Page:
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    And he will be a wild man; his hand will be against every man, and every man's hand against him; and he shall dwell in the presence of all his brethren. - Genesis 16:12 By now you may have seen or read two important papers which just came out in Science, 2000 Years of Parallel...
  • @Generalista
    Razib,

    I agree with some of what you say, but not with all. Most importantly, European autosomal DNA is extremely close to each other - which to me means that the Gravettian had a unifying consequence, and everything after (agriculture, Bronze age, iron age) had firstly only a mild impact and secondly, as such, a broad one.

    Uniparental markers don't tell you much, at all. Where are those that distinguish the Finns and Hungarians, in Europe? Autosomally, Hungarians are extremely close to Germans, today, and the latter also to anyone else in that vicinity. How can this be?

    It just is. You can take DNA samples in a small village in Central Germany, today, and get three people that share as much autosomal DNA as you would expect from almost-relatives - but one has y-DNA haplogroup R1b, one has I, the third has R1a. And from ancient DNA we know it has been so for probably over 4,000 years, and likely even longer.

    Uniparental DNA differences clearly exaggerate autosomal differences.

    As to the "HGs," yes, we know that many of them were actually settled, or at least seasonally settled.

    Most importantly, European autosomal DNA is extremely close to each other – which to me means that the Gravettian had a unifying consequence,

    probably not, though perhaps. the gravettian is old, the drift parameter probably would have diversified over 20-30 K years. more likely the homogenization is due to recent admixture. this seems evident in the few autosomal ancient sequences we have today from HGs. some of it is published. some of it will be by pontus skoglund et al. in the near future. if you want to make a bet, i’m game :-)

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  • Razib,

    I agree with some of what you say, but not with all. Most importantly, European autosomal DNA is extremely close to each other – which to me means that the Gravettian had a unifying consequence, and everything after (agriculture, Bronze age, iron age) had firstly only a mild impact and secondly, as such, a broad one.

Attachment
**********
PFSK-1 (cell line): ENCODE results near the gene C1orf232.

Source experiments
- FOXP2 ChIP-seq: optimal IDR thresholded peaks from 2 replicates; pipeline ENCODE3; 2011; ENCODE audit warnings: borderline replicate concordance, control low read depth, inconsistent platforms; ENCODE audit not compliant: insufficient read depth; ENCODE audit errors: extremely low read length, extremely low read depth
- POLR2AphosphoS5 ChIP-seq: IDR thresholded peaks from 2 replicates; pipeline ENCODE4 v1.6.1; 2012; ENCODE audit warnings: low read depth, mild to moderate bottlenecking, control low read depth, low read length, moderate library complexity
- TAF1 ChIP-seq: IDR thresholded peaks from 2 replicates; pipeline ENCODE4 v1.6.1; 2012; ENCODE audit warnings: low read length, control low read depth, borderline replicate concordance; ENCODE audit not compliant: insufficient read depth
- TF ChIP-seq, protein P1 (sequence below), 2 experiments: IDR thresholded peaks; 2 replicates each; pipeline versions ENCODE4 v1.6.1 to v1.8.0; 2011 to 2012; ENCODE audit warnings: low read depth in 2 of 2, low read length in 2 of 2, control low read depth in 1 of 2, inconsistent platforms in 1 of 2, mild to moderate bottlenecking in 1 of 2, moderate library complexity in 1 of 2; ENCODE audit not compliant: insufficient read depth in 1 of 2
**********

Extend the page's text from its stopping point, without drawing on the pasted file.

Uniparental markers don’t tell you much, at all. Where are those that distinguish the Finns and Hungarians, in Europe? Autosomally, Hungarians are extremely close to Germans, today, and the latter also to anyone else in that vicinity. How can this be?

    It just is. You can take DNA samples in a small village in Central Germany, today, and get three people that share as much autosomal DNA as you would expect from almost-relatives – but one has y-DNA haplogroup R1b, one has I, the third has R1a. And from ancient DNA we know it has been so for probably over 4,000 years, and likely even longer.

    Uniparental DNA differences clearly exaggerate autosomal differences.

    As to the “HGs,” yes, we know that many of them were actually settled, or at least seasonally settled.

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    • Replies: @Razib Khan
    Most importantly, European autosomal DNA is extremely close to each other - which to me means that the Gravettian had a unifying consequence,


    probably not, though perhaps. the gravettian is old, the drift parameter probably would have diversified over 20-30 K years. more likely the homogenization is due to recent admixture. this seems evident in the few autosomal ancient sequences we have today from HGs. some of it is published. some of it will be by pontus skoglund et al. in the near future. if you want to make a bet, i'm game :-)

    ReplyAgree/Disagree/Etc.
  • @Anonymous
    Mr. Khan, your thesis is safe. Many of your fellow geneticists even, for example, think of the Irish and Scottish as 'Celts' when they are no more so than the Basques (granting I have a better grasp on the archaeology and history and I'm sure you knew this). Language is no way to go in terms of plotting genetic change per se, and one would think everyone would appreciate this with regard to cultural artifacts. Hence "The Celts" may not have been particularly closely related, but shared a culture and eventually, mostly, a language, and when they conquered more settled pastoral people, it was like drops into full buckets and may have been more than a slow admixture than a violent invasion or invasions.
    You might find ancient Irish myth pretty interesting as it might relate to Western Europe.
    Apropos of little, I have some interest on the Khazarian hypothesis and appreciated your article. I do think that some of your criticisms, while technically valid, don't actually disprove the broader point - genetic contributions, significant ones, that are not Levantine. It would be interesting to see cultural/linguistic analysis. My own sense is that the Khazarian contribution was not large, but not insignificant - that was a major power, and the evidence for conversions is indubitable, the question is to what extent it trickled down to the plebs.
    Lastly, the recent paper on the largely European maternal ancestry of Ashkenazi Jews seems very difficult to argue with {less shaky than the Khazarian paper}. I have not seen very much news coverage at all - which tells me that *politics* may be holding up or frustrating science on this.
    I'm not sure why any of this matters other than notions that rights to land or title or the kingdom to heaven depend on genetics... but a walk through Williamsburg, Brooklyn will vouchsafe that the Ultra Orthodox, who largely came from Poland and the Baltics, are not Middle Eastern in appearance.